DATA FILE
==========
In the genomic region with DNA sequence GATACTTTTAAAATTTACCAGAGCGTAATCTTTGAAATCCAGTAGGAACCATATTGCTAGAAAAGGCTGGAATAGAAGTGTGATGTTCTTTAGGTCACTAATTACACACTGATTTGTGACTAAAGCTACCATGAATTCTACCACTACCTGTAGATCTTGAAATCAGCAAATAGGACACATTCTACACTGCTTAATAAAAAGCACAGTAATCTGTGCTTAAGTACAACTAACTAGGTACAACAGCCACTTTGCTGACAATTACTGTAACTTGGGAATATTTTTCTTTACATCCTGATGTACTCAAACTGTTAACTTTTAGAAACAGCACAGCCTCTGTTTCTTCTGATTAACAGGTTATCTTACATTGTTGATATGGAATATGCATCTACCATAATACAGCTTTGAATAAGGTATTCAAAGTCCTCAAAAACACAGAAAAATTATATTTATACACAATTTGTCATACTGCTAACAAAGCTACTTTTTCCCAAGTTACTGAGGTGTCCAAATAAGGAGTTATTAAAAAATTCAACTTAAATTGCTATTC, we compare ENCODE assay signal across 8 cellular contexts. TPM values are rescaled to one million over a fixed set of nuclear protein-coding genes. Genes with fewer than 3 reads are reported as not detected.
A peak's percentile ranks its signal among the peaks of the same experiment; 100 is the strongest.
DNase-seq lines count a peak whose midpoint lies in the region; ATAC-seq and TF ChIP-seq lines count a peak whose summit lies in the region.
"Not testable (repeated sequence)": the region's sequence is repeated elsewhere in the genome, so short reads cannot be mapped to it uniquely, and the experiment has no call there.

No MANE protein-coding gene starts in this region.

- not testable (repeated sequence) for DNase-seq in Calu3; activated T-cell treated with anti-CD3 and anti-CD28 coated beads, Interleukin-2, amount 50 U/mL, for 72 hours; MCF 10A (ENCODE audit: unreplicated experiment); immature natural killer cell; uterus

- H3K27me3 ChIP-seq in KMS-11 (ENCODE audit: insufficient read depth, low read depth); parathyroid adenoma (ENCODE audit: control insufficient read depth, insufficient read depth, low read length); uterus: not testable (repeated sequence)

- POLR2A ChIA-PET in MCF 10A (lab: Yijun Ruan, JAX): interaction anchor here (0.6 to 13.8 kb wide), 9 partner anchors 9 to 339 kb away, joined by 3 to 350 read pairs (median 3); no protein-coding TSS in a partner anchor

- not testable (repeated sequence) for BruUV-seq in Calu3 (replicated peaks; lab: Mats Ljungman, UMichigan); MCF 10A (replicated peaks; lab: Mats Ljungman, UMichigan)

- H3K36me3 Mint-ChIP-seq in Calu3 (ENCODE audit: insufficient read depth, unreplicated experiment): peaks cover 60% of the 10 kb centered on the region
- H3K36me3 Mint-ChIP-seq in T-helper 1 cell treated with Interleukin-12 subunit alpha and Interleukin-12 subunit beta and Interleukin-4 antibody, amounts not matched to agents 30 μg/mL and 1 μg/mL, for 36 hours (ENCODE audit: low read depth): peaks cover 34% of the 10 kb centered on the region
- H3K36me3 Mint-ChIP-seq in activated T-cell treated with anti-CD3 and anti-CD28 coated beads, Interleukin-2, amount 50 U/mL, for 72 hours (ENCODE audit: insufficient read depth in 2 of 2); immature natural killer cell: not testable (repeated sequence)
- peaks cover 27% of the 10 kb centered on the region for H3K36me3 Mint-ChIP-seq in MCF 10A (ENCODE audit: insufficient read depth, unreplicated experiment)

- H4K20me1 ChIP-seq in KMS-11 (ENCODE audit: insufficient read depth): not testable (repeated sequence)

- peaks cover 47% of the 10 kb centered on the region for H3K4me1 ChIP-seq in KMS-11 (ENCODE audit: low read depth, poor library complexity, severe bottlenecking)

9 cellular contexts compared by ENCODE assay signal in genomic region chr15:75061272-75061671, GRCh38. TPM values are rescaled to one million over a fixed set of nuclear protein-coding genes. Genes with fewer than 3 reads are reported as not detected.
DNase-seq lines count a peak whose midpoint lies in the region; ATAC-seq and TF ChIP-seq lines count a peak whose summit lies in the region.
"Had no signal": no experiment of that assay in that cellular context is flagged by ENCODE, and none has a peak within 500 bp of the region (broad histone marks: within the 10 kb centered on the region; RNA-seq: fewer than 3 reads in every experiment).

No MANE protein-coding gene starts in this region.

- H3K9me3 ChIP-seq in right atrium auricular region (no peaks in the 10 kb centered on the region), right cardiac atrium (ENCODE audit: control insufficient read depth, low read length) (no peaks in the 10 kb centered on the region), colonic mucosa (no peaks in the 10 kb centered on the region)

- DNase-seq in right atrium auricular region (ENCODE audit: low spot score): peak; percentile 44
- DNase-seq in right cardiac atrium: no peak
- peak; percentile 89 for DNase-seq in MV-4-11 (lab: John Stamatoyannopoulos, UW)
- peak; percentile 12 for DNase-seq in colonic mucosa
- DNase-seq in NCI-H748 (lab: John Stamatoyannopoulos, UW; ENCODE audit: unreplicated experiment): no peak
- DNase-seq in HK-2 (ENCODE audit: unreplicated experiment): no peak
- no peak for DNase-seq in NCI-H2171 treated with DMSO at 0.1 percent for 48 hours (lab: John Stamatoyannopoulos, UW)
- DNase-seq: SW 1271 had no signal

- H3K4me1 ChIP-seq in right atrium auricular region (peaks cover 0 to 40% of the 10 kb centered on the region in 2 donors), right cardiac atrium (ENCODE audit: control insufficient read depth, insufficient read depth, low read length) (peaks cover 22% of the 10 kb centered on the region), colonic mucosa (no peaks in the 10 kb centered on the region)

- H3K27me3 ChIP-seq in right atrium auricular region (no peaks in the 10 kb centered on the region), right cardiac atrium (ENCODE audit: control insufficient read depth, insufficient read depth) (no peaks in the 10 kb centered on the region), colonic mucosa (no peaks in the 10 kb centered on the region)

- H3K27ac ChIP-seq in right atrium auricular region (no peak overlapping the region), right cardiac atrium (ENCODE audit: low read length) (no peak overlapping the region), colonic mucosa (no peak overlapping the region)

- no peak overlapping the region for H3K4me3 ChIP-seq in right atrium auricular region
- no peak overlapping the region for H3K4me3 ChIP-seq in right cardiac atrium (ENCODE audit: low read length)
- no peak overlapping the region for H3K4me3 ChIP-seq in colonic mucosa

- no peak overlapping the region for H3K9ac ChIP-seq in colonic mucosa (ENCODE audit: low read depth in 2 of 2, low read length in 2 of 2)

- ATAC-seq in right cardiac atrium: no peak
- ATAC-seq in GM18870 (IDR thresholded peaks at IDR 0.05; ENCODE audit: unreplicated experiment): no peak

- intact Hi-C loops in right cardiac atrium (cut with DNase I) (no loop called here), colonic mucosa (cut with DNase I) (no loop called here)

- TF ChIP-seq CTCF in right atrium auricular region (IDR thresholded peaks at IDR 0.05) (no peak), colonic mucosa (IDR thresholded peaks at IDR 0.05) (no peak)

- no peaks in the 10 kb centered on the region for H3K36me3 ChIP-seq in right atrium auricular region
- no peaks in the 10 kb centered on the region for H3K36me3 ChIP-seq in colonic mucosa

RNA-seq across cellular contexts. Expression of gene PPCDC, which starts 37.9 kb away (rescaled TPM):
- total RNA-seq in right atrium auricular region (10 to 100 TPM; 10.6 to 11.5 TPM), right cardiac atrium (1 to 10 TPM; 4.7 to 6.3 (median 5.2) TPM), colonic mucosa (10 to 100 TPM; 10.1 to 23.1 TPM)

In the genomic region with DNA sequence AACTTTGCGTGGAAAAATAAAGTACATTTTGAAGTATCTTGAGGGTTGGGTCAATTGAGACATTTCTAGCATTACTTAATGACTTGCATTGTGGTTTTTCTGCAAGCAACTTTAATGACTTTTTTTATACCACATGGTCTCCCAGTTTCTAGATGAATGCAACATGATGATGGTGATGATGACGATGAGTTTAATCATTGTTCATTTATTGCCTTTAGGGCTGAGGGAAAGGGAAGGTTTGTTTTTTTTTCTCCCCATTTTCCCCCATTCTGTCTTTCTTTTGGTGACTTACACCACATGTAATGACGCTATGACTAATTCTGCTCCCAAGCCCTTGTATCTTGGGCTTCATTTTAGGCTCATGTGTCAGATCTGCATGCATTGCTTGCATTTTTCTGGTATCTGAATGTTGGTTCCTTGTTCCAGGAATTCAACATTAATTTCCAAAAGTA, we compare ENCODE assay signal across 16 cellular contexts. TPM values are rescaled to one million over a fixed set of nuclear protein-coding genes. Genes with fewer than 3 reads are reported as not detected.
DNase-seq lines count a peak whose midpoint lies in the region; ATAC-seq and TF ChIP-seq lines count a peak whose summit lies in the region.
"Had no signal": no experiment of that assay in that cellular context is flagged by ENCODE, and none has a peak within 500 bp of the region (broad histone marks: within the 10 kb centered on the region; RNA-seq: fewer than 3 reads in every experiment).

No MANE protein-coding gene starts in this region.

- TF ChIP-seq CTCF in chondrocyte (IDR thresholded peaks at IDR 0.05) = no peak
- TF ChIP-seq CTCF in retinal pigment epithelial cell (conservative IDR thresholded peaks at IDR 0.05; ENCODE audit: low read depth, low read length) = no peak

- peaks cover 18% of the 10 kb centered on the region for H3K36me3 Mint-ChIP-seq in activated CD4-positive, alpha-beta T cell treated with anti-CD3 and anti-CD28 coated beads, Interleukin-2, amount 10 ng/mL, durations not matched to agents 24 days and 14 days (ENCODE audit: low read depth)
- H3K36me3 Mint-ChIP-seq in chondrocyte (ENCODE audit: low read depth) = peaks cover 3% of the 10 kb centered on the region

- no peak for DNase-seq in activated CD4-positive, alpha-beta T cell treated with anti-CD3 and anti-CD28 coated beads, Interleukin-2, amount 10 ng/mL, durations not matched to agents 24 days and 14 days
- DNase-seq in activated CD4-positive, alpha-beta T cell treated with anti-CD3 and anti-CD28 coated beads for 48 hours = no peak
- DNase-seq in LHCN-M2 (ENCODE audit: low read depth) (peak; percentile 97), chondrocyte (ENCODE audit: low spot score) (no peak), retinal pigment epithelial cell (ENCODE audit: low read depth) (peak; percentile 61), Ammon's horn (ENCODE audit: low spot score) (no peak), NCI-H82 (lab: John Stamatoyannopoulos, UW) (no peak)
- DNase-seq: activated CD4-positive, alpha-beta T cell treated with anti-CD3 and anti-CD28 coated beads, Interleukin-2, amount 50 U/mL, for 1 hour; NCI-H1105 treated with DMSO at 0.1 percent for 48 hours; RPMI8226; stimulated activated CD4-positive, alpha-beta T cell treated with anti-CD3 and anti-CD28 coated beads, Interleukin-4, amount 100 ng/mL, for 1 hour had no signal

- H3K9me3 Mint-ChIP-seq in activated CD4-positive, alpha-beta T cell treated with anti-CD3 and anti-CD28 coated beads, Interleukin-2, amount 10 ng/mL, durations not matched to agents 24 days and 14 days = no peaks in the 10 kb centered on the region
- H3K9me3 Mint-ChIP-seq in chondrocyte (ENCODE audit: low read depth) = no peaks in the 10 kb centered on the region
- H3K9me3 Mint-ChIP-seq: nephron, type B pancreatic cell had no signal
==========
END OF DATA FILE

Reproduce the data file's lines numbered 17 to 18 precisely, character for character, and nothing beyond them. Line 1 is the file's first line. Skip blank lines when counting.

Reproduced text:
DNase-seq lines count a peak whose midpoint lies in the region; ATAC-seq and TF ChIP-seq lines count a peak whose summit lies in the region.
"Had no signal": no experiment of that assay in that cellular context is flagged by ENCODE, and none has a peak within 500 bp of the region (broad histone marks: within the 10 kb centered on the region; RNA-seq: fewer than 3 reads in every experiment).